In the physical layer, data transmission involves synchronised transmission of bits from the source to the destination. The data link layer packs these bits into frames. Data-link layer takes the packets from the Network Layer and encapsulates them into frames. If the frame size becomes too large, then the packet may be divided into small sized frames. At receiver’ end, data link layer picks up signals from hardware and assembles them into frames.
A frame has the following parts:
Frame Header: It contains the source and the destination addresses of the frame and the control bytes.
Payload field: It contains the message to be delivered.
Trailer: It contains the error detection and error correction bits. It is also called Frame Check Sequence (FCS).
Flag: Two flag at the two ends mark the beginning and the end of the frame.
A frame header contains the destination address, the source address and three control fields kind, seq, and ack serving the following purposes:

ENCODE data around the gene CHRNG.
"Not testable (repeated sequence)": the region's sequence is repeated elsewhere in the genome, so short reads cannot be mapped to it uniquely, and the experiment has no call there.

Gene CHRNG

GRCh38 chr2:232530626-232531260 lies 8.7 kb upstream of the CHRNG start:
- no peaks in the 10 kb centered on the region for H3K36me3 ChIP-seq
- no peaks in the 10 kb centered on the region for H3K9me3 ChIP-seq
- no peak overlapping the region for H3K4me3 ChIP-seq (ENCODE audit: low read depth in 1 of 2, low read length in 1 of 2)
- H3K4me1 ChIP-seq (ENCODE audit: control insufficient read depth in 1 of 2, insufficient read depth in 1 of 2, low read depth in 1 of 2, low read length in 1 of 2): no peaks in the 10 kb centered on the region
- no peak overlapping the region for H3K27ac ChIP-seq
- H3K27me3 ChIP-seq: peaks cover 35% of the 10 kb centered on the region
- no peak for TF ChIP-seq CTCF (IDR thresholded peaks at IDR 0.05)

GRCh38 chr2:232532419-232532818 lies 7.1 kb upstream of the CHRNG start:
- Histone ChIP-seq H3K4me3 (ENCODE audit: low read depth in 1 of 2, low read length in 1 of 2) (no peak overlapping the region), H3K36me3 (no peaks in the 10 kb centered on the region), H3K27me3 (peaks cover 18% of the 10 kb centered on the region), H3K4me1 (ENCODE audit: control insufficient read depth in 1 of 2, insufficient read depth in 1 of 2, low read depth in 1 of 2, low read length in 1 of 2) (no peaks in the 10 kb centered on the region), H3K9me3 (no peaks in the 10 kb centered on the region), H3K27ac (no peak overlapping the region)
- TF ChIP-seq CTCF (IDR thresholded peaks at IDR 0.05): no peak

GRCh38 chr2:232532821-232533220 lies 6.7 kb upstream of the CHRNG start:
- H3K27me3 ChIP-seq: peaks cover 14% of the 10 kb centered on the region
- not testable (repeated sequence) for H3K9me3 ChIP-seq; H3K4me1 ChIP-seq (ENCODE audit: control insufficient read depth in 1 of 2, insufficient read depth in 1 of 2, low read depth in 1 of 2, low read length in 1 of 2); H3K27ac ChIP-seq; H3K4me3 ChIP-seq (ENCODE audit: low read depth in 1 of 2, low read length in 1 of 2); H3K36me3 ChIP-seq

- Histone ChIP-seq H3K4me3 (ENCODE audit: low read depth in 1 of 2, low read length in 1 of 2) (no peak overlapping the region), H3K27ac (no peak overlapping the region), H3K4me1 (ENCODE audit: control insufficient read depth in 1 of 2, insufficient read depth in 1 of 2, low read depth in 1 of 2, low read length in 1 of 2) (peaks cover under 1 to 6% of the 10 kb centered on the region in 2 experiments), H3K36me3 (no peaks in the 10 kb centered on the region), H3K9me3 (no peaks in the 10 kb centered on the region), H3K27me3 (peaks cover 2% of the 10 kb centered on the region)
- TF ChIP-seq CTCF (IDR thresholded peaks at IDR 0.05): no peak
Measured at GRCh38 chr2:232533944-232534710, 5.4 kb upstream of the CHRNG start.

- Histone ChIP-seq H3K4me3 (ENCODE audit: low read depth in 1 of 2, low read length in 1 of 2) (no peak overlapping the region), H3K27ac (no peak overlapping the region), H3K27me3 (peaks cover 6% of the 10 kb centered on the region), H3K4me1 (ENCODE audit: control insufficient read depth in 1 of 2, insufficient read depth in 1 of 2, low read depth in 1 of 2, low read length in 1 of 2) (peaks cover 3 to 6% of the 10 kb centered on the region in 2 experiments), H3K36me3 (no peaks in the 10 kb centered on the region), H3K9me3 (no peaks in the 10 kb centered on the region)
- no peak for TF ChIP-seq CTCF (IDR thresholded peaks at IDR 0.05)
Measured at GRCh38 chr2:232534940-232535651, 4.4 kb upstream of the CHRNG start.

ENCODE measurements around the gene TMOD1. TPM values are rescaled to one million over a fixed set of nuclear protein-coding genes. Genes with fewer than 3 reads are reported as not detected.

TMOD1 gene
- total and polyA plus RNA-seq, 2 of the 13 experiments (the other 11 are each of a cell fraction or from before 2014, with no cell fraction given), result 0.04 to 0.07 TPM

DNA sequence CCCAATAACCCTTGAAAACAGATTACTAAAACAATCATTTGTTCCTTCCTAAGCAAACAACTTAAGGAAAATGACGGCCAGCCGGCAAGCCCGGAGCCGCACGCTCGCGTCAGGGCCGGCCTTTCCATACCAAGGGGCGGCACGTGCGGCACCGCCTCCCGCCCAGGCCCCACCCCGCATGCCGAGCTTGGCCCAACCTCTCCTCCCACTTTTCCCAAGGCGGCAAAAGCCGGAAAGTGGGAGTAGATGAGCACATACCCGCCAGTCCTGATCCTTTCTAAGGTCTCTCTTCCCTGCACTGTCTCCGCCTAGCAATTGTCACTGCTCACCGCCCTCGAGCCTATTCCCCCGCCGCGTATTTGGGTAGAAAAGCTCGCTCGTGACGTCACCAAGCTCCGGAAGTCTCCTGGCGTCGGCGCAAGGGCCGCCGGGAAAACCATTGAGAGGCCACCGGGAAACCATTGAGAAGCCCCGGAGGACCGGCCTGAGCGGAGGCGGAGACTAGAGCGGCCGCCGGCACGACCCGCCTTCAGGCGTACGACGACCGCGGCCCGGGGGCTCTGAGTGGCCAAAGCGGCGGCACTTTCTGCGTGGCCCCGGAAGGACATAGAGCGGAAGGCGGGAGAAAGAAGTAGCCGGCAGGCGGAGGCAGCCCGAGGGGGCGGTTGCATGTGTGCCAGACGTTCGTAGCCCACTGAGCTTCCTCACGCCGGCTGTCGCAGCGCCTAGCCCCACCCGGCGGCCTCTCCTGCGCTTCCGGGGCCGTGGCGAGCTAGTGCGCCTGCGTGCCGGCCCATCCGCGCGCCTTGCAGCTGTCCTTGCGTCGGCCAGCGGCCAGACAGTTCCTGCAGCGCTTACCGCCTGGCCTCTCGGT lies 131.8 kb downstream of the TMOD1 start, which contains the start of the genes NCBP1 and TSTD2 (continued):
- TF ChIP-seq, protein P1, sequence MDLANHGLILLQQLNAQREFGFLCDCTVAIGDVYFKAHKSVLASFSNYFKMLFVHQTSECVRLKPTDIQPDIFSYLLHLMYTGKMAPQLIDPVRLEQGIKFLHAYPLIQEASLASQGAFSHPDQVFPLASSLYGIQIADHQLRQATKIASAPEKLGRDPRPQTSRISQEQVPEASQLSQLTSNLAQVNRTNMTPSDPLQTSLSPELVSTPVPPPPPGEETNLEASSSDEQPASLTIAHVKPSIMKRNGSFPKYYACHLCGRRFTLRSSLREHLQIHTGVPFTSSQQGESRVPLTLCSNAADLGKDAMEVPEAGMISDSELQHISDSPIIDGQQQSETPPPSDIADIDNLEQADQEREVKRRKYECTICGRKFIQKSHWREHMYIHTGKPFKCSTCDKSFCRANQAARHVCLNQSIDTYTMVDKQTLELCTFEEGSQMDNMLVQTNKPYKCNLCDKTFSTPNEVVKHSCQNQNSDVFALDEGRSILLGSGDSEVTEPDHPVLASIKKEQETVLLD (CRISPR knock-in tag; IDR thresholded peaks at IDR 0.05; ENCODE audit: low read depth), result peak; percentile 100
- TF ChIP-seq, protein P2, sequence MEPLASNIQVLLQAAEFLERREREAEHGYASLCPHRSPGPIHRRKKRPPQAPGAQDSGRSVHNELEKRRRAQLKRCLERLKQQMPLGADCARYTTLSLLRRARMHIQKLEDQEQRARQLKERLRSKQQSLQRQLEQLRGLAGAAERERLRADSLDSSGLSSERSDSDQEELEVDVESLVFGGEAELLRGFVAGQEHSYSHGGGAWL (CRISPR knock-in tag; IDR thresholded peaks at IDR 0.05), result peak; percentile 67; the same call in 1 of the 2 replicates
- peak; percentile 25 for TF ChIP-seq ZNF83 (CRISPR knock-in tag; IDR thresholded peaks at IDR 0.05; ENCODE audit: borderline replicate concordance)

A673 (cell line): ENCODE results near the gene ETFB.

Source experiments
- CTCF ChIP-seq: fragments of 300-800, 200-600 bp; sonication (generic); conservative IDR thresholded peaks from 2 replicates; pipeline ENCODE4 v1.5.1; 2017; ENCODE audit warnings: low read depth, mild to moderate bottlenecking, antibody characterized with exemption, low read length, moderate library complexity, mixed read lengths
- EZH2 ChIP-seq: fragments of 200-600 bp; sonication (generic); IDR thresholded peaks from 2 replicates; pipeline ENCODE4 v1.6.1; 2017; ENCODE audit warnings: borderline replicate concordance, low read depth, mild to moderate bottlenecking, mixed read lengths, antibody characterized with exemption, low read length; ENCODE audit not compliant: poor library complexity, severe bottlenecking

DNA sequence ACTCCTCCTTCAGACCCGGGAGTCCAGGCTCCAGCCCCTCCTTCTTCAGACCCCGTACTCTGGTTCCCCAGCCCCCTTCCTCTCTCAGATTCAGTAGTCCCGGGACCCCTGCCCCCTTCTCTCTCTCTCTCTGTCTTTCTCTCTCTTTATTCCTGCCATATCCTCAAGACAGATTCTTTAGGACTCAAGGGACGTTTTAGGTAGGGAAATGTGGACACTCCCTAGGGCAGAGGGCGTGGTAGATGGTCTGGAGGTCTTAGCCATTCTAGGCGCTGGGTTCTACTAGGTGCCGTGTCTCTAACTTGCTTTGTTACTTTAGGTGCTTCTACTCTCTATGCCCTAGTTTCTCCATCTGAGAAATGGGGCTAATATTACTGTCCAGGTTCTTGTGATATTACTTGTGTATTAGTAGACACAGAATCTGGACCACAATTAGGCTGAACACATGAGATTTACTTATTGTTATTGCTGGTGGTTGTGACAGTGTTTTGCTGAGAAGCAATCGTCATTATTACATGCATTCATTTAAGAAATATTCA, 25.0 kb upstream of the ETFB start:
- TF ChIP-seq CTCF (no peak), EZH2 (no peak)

Kind: This field states whether the frame is a data frame or it is used for control functions like error and flow control or link management etc.
seq: This contains the sequence number of the frame for rearrangement of out – of – sequence frames and sending acknowledgements by the receiver.
ack: This contains the acknowledgement number of some frame, particularly when piggybacking is used.
Frames can be of two types, fixed sized frames and variable sized frames.
Fixed-sized Frames: The size of the frame is fixed and so the frame length acts as delimiter of the frame. It does not require delimiting bits to identify the start and end of the frame. Example : ATM cells.
Variable – Sized Frames: Here, the size of each frame to be transmitted may be different. So additional mechanisms are kept to mark the end of one frame and the beginning of the next frame. It is used in local area networks.